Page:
Sat May 20, 3:42 AM ET LIMA, Peru - Peru's former spy chief said Friday that presidential candidate Ollanta Humala helped him escape from the country six years ago by staging a fake military rebellion.
Vladimiro Montesinos, the intelligence chief for former President
Alberto Fujimori, made the statement in court during one of his myriad corruption trials. An audio of the statement was replayed on nightly television and radio newscasts.
Humala, a retired army lieutenant colonel, burst onto the political scene when he led a short-lived military uprising in Oct. 29, 2000, against Fujimori, whose government collapsed a month later amid corruption scandals centered around Montesinos.
Humala has repeatedly denied suggestions his bloodless rebellion was a diversion to cover Montesinos' simultaneous escape from Peru on a private yacht. Montesinos, who controlled the military during much of his decade as Fujimori's spy chief, was captured eight months later in Venezuela.
Montesinos on Friday called Humala's uprising a "farce, an operation of deception and manipulation" designed to "facilitate my exit from the country on the sailboat Karisma. That is the reality of those events."
Humala, a populist in the mold of Venezuela's leftist President Hugo Chavez, trails former President Alan Garcia in the polls ahead of a June 4 runoff vote.
He angrily accused Montesinos late Friday of making a deal with Garcia's center-left Aprista party to undermine his candidacy. The candidates are scheduled to face off in a nationally televised debate Sunday night.
"I want to declare my indignation at the statements (by Montesinos)," Humala told reporters.
"Who benefits from the declarations that stain the honor of Ollanta Humala? Evidently they benefit Alan Garcia," Humala added. "I ask Mr. Alan Garcia, what's the deal? What is this about? Everyone knows Montesinos wants and is fighting for his liberty. I won't give it to him."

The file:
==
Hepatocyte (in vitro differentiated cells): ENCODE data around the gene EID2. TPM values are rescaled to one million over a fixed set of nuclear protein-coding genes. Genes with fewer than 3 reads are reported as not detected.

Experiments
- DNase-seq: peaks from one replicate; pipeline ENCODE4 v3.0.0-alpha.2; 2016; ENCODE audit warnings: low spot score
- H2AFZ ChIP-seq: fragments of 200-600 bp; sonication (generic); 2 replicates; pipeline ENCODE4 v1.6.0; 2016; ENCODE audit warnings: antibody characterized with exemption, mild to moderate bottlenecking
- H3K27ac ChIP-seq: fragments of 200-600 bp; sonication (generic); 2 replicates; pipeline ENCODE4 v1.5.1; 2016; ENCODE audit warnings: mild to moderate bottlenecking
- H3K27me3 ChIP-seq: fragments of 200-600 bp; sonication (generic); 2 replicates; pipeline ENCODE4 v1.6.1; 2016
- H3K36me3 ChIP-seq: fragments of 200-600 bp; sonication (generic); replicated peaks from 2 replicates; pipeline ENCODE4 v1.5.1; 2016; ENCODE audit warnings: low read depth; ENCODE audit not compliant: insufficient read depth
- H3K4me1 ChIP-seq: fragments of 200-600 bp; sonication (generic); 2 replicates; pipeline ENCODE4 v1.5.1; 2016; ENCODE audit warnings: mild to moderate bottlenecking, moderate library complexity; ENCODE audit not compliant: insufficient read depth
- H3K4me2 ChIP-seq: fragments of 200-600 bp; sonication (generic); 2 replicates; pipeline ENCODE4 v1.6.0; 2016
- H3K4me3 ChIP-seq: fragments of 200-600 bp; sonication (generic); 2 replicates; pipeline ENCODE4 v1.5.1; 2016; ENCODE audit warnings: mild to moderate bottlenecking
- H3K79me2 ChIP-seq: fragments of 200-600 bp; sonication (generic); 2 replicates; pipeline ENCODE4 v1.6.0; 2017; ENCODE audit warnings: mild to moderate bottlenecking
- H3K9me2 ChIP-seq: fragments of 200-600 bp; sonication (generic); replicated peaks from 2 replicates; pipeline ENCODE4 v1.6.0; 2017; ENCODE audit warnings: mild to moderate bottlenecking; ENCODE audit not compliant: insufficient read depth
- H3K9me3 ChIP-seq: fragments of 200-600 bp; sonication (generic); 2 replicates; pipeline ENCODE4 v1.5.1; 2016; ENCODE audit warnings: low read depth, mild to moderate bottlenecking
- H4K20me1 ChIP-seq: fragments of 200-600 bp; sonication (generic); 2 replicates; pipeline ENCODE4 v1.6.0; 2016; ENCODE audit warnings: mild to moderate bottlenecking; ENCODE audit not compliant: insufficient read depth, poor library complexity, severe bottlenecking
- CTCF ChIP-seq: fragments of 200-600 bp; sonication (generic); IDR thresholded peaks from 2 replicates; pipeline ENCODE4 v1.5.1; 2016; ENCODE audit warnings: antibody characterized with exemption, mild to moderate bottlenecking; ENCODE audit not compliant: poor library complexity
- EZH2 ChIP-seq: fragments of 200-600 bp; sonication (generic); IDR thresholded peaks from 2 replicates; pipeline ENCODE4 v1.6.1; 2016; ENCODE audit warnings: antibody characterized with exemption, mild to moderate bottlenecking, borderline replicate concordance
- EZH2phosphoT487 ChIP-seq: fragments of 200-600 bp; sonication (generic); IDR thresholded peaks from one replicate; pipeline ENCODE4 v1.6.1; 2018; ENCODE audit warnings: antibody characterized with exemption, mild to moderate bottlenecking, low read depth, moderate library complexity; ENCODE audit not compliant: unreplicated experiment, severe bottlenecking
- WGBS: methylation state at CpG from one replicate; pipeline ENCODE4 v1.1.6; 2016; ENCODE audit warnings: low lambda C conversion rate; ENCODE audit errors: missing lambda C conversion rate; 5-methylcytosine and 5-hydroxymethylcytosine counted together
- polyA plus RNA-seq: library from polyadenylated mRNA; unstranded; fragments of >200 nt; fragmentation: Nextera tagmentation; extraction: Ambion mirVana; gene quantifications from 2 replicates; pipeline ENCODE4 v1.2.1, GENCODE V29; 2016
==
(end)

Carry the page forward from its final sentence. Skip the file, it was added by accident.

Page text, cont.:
Jorge del Castillo, Aprista's secretary general, called Humala's suggestion that Garcia was behind Montesinos' statement "nonsense."
Already serving a 15-year sentence on various corruption convictions, Montesinos still faces dozens of charges ranging from extortion to arms smuggling to directing a paramilitary death squad.
Humala's uprising began when he and more than 50 followers took over a mine in the southern Peruvian town of Toquepala, commandeered food and fuel, and then disappeared into the mountains with an army general as a hostage.
That same day, Montesinos, who had been in hiding for weeks, boarded the yacht Karisma in Lima's port of Callao and sailed to Ecuador's
Before Montesinos left, investigators have said, he made several calls with his satellite telephone to the Locumba army base, where Humala was stationed, raising suspicions that the spy chief orchestrated the mutiny.
Humala, 43, has tapped into a powerful vein of discontent among Peru's poor majority. An admirer of Peru's 1968-75 left-wing military dictator, Gen. Juan Velasco, he promises heavy state intervention in Peru's free-market economy, which most Peruvians view as benefiting only the rich.
Garcia, a masterful orator whose disastrous 1985-90 administration was marked by hyperinflation, food shortages and guerrilla violence, paints himself as a more moderate leftist, along the lines of Brazil's President Luiz Inacio Lula da Silva.
Garcia, 56, has vowed to generally maintain free-market policies that have generated economic growth averaging 5.5 percent the past four years.